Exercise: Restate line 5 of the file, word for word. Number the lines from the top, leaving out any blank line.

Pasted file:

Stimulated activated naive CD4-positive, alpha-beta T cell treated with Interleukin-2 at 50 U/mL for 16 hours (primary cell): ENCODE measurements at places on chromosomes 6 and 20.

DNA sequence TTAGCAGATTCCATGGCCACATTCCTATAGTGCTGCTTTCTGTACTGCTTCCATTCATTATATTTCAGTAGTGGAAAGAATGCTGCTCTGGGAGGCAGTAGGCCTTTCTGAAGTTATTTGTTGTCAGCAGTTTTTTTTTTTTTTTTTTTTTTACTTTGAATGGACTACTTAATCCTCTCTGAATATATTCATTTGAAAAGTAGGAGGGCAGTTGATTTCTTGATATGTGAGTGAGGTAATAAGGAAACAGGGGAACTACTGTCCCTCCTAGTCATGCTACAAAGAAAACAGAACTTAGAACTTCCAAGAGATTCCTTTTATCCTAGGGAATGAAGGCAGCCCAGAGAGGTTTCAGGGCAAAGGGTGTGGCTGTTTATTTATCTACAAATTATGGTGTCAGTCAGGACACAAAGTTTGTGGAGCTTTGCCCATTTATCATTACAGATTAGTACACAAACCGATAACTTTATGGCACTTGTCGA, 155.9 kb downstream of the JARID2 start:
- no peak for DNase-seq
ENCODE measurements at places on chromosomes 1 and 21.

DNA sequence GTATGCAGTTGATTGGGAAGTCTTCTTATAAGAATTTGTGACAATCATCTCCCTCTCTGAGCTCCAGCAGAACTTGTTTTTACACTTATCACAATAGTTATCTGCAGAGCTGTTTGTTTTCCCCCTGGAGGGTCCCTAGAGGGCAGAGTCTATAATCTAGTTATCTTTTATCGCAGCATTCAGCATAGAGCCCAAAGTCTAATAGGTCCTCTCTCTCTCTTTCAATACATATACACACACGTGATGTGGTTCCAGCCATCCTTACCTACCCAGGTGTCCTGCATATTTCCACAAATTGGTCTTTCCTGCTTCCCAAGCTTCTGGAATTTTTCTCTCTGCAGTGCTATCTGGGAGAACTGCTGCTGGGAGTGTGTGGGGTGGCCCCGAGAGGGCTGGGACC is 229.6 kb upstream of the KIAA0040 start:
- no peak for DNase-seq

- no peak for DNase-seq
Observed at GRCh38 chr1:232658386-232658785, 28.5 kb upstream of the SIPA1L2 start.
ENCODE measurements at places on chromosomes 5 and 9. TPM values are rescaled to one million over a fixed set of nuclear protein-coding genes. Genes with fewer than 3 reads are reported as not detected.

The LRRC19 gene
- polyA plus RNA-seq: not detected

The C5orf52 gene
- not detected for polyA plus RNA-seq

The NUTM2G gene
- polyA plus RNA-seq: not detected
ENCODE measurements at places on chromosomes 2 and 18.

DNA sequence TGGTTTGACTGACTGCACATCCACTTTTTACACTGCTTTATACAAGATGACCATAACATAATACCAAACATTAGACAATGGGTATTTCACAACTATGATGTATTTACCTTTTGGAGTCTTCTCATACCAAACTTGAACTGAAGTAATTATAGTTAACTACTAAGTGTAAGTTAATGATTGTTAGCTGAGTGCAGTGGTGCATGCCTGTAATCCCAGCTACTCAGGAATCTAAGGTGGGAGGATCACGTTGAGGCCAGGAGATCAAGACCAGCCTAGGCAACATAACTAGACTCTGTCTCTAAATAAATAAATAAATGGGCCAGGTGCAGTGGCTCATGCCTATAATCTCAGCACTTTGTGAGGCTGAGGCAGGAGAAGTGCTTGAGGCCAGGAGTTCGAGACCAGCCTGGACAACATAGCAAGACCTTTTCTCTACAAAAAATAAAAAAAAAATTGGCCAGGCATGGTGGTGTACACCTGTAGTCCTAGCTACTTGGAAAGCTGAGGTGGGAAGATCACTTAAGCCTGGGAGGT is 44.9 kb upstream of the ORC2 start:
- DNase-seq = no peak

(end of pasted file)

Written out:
DNA sequence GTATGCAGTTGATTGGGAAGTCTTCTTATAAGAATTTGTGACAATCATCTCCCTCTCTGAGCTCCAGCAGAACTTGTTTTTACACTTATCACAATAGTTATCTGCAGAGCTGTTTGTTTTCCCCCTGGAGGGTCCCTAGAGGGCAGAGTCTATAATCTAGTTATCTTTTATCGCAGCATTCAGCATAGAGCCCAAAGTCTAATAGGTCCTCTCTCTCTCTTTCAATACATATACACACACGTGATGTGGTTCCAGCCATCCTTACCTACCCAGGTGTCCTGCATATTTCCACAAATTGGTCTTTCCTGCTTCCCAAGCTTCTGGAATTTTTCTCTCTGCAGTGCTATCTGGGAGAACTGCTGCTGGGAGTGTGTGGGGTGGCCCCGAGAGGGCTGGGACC is 229.6 kb upstream of the KIAA0040 start: